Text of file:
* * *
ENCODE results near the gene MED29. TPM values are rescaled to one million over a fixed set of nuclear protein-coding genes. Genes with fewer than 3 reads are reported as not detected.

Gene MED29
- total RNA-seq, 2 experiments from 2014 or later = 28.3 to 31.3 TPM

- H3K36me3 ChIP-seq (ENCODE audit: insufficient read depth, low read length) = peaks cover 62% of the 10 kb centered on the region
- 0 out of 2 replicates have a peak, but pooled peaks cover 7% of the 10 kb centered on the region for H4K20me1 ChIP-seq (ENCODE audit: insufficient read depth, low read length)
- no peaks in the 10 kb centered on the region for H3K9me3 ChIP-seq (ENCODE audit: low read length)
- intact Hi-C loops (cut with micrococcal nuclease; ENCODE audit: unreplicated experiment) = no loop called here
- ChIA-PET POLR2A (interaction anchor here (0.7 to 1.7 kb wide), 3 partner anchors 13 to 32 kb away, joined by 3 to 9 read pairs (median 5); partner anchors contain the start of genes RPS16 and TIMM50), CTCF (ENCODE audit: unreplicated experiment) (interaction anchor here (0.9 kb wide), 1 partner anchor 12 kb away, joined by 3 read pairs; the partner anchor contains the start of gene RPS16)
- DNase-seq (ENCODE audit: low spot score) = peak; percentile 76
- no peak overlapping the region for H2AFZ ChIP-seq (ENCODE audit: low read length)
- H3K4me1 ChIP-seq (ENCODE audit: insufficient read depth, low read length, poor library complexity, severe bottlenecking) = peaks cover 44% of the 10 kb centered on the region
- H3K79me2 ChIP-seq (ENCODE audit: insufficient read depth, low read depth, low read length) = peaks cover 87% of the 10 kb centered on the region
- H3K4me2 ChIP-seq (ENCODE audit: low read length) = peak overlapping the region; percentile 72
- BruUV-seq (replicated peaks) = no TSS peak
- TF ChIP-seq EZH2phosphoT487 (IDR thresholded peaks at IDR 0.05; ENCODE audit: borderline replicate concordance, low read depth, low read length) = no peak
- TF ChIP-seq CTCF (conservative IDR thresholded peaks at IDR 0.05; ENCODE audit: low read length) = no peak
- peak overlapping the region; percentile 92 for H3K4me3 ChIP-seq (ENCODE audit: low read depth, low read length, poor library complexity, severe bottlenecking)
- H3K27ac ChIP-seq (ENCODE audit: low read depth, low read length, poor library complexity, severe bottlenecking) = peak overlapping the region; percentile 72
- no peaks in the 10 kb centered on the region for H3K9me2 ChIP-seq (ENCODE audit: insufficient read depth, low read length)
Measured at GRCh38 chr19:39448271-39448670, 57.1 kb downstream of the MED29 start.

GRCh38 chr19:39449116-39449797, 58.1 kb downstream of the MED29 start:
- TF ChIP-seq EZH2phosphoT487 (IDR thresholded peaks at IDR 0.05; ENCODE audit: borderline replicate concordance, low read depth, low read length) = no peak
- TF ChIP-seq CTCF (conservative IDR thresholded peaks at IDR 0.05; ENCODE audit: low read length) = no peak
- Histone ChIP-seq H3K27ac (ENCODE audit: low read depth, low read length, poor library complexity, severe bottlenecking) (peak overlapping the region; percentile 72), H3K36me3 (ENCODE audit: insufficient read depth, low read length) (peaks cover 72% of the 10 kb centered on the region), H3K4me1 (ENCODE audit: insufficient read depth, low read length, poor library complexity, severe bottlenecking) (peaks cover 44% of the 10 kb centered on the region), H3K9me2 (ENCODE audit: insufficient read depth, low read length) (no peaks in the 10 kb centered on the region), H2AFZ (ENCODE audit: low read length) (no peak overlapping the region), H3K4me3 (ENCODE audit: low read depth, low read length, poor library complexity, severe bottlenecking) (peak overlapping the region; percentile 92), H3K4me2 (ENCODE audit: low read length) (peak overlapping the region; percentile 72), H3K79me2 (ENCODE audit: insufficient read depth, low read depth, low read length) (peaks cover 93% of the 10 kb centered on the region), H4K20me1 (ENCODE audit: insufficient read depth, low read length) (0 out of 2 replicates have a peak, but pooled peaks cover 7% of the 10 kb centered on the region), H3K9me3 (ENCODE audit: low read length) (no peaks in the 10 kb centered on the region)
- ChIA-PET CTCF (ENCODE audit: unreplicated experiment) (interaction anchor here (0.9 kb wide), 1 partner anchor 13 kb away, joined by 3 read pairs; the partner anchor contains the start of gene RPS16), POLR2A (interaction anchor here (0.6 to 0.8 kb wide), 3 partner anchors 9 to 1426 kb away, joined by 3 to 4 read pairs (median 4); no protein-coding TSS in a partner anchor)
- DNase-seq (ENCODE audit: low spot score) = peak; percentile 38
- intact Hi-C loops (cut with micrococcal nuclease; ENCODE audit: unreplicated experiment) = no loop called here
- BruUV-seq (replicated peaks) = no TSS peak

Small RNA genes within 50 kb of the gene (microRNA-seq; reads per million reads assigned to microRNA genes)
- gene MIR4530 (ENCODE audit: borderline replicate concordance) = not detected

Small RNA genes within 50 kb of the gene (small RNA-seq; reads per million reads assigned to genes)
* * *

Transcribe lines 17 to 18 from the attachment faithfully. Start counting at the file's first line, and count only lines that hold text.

- peak overlapping the region; percentile 92 for H3K4me3 ChIP-seq (ENCODE audit: low read depth, low read length, poor library complexity, severe bottlenecking)
- H3K27ac ChIP-seq (ENCODE audit: low read depth, low read length, poor library complexity, severe bottlenecking) = peak overlapping the region; percentile 72